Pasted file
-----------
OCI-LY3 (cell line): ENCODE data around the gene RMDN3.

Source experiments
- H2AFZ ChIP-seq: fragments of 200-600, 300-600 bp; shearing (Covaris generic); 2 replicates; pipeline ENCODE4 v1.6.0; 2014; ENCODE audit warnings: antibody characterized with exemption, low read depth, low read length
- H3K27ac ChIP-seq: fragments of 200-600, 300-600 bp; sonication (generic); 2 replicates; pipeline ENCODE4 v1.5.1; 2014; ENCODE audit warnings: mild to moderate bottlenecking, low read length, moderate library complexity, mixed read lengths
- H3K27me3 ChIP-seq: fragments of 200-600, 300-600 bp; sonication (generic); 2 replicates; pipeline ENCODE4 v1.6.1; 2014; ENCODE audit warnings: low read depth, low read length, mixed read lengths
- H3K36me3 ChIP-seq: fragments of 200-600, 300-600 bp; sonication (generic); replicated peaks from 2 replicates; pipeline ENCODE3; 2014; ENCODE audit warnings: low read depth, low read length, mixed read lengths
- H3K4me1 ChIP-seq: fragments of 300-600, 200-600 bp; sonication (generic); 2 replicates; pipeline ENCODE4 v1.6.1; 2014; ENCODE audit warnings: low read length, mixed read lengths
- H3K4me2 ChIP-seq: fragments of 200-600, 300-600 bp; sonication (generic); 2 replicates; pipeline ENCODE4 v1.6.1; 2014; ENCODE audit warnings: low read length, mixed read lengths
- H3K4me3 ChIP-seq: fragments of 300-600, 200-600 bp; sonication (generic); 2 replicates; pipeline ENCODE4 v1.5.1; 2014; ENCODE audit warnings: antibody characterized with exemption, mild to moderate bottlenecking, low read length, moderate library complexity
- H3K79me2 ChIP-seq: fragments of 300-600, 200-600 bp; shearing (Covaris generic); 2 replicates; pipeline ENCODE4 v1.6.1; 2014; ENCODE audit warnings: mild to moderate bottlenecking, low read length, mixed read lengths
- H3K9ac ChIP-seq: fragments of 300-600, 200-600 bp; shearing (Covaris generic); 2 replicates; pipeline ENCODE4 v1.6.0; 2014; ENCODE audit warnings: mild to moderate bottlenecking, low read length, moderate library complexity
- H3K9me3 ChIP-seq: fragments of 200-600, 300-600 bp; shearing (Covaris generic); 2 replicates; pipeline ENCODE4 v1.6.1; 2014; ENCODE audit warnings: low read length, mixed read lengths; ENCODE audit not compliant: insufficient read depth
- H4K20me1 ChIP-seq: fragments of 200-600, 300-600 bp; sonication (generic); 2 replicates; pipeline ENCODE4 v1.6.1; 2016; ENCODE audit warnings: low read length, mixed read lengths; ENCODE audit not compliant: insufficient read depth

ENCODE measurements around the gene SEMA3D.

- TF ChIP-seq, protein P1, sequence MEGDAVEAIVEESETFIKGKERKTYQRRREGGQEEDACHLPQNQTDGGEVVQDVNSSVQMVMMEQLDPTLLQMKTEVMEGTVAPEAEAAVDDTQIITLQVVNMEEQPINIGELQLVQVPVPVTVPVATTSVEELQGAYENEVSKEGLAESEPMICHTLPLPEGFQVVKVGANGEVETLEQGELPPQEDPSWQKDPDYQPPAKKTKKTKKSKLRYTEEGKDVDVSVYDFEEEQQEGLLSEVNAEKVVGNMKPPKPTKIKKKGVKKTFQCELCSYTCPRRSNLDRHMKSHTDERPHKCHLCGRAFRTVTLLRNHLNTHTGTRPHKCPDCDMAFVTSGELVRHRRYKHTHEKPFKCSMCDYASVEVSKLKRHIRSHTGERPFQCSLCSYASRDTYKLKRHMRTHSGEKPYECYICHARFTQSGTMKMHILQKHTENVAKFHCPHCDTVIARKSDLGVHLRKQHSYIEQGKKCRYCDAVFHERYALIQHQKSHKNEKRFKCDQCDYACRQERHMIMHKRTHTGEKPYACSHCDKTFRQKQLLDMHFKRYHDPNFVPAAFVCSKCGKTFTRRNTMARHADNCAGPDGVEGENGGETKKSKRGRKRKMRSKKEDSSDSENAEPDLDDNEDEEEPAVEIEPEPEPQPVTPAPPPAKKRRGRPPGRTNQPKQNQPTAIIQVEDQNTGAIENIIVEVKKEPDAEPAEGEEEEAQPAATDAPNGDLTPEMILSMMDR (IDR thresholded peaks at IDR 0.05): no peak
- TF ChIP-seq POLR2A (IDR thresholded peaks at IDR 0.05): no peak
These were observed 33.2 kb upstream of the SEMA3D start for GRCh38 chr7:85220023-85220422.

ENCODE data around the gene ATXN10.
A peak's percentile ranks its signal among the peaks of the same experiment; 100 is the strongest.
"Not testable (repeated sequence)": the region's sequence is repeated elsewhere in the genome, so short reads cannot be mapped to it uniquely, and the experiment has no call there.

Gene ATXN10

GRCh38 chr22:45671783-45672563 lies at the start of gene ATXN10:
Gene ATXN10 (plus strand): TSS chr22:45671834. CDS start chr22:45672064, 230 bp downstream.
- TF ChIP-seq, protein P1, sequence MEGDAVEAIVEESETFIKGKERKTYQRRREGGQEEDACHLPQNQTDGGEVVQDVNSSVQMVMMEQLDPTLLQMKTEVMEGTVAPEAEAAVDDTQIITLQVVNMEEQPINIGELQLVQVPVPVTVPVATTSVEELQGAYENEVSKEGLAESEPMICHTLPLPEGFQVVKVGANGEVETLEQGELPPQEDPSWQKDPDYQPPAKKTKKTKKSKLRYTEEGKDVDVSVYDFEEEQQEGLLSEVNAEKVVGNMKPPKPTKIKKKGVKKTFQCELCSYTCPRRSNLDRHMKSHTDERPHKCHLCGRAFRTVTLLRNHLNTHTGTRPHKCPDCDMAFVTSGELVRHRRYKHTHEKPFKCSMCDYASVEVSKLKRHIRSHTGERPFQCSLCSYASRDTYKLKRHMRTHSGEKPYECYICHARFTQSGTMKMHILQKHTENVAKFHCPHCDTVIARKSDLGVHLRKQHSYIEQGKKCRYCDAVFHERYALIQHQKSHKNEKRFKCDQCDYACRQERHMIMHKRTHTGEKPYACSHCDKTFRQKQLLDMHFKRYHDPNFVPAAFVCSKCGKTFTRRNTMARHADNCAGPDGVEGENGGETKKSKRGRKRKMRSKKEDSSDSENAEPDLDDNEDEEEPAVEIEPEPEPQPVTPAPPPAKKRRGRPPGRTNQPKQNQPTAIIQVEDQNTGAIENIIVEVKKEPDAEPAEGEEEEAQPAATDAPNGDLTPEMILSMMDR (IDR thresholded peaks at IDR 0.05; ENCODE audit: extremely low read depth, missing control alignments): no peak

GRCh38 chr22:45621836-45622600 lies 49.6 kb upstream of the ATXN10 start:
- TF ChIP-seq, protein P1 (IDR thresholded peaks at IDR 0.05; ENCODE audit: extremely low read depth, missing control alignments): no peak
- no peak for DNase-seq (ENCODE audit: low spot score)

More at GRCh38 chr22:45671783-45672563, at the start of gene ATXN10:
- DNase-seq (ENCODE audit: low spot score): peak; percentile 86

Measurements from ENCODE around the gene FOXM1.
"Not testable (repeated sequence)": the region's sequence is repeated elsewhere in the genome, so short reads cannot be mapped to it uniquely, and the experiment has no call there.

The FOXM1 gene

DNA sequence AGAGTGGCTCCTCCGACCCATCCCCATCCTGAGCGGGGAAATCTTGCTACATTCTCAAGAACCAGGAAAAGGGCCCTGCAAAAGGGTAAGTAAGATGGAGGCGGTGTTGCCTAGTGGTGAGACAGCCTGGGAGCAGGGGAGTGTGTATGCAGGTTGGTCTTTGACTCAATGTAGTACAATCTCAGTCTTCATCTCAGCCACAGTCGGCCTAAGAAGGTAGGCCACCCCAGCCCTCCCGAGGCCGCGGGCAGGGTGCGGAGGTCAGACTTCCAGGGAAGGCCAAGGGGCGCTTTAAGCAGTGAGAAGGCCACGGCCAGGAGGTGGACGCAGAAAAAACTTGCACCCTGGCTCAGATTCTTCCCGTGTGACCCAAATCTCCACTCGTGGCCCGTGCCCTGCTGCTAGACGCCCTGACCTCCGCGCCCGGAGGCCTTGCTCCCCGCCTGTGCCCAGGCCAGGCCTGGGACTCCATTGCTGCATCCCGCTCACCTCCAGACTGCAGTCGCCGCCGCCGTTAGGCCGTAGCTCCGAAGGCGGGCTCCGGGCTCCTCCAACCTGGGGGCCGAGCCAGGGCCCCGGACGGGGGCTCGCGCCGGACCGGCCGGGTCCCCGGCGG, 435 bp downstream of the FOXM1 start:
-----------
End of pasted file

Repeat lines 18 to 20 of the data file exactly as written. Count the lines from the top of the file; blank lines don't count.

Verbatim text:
ENCODE data around the gene ATXN10.
A peak's percentile ranks its signal among the peaks of the same experiment; 100 is the strongest.
"Not testable (repeated sequence)": the region's sequence is repeated elsewhere in the genome, so short reads cannot be mapped to it uniquely, and the experiment has no call there.